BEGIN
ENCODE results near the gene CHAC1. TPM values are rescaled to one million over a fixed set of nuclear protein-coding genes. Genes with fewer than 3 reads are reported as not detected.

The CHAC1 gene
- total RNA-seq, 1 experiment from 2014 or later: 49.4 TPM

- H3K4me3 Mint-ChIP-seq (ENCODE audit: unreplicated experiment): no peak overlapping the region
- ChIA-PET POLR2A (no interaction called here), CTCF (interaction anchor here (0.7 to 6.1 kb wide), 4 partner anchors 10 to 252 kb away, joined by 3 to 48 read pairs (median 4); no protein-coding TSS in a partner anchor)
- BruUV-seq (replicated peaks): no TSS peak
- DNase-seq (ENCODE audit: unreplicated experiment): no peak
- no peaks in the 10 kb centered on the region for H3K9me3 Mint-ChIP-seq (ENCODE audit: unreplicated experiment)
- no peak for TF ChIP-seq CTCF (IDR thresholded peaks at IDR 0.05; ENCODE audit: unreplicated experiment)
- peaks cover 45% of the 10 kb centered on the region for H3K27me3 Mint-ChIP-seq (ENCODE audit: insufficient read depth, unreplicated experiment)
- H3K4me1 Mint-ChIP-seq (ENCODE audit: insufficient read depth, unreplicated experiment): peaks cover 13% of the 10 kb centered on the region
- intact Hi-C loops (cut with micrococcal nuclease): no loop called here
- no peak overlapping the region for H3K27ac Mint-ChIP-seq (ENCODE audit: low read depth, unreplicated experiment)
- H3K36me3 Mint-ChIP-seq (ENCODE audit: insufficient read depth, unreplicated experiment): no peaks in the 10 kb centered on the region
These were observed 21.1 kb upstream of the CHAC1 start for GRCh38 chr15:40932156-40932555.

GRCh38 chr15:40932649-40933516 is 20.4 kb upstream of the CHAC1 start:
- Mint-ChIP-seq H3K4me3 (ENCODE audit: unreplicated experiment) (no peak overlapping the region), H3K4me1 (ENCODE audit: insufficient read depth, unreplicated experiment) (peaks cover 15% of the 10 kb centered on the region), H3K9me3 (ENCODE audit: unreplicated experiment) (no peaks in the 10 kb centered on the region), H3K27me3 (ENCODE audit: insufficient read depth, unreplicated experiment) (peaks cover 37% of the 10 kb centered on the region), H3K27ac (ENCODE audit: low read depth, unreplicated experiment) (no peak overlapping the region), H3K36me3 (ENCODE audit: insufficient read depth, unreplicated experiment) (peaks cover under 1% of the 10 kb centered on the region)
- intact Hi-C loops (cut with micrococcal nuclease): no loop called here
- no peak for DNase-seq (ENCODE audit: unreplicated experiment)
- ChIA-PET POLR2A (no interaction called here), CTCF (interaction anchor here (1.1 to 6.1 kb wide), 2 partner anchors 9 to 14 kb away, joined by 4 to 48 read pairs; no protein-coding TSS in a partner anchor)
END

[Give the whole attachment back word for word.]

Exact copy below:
ENCODE results near the gene CHAC1. TPM values are rescaled to one million over a fixed set of nuclear protein-coding genes. Genes with fewer than 3 reads are reported as not detected.

The CHAC1 gene
- total RNA-seq, 1 experiment from 2014 or later: 49.4 TPM

- H3K4me3 Mint-ChIP-seq (ENCODE audit: unreplicated experiment): no peak overlapping the region
- ChIA-PET POLR2A (no interaction called here), CTCF (interaction anchor here (0.7 to 6.1 kb wide), 4 partner anchors 10 to 252 kb away, joined by 3 to 48 read pairs (median 4); no protein-coding TSS in a partner anchor)
- BruUV-seq (replicated peaks): no TSS peak
- DNase-seq (ENCODE audit: unreplicated experiment): no peak
- no peaks in the 10 kb centered on the region for H3K9me3 Mint-ChIP-seq (ENCODE audit: unreplicated experiment)
- no peak for TF ChIP-seq CTCF (IDR thresholded peaks at IDR 0.05; ENCODE audit: unreplicated experiment)
- peaks cover 45% of the 10 kb centered on the region for H3K27me3 Mint-ChIP-seq (ENCODE audit: insufficient read depth, unreplicated experiment)
- H3K4me1 Mint-ChIP-seq (ENCODE audit: insufficient read depth, unreplicated experiment): peaks cover 13% of the 10 kb centered on the region
- intact Hi-C loops (cut with micrococcal nuclease): no loop called here
- no peak overlapping the region for H3K27ac Mint-ChIP-seq (ENCODE audit: low read depth, unreplicated experiment)
- H3K36me3 Mint-ChIP-seq (ENCODE audit: insufficient read depth, unreplicated experiment): no peaks in the 10 kb centered on the region
These were observed 21.1 kb upstream of the CHAC1 start for GRCh38 chr15:40932156-40932555.

GRCh38 chr15:40932649-40933516 is 20.4 kb upstream of the CHAC1 start:
- Mint-ChIP-seq H3K4me3 (ENCODE audit: unreplicated experiment) (no peak overlapping the region), H3K4me1 (ENCODE audit: insufficient read depth, unreplicated experiment) (peaks cover 15% of the 10 kb centered on the region), H3K9me3 (ENCODE audit: unreplicated experiment) (no peaks in the 10 kb centered on the region), H3K27me3 (ENCODE audit: insufficient read depth, unreplicated experiment) (peaks cover 37% of the 10 kb centered on the region), H3K27ac (ENCODE audit: low read depth, unreplicated experiment) (no peak overlapping the region), H3K36me3 (ENCODE audit: insufficient read depth, unreplicated experiment) (peaks cover under 1% of the 10 kb centered on the region)
- intact Hi-C loops (cut with micrococcal nuclease): no loop called here
- no peak for DNase-seq (ENCODE audit: unreplicated experiment)
- ChIA-PET POLR2A (no interaction called here), CTCF (interaction anchor here (1.1 to 6.1 kb wide), 2 partner anchors 9 to 14 kb away, joined by 4 to 48 read pairs; no protein-coding TSS in a partner anchor)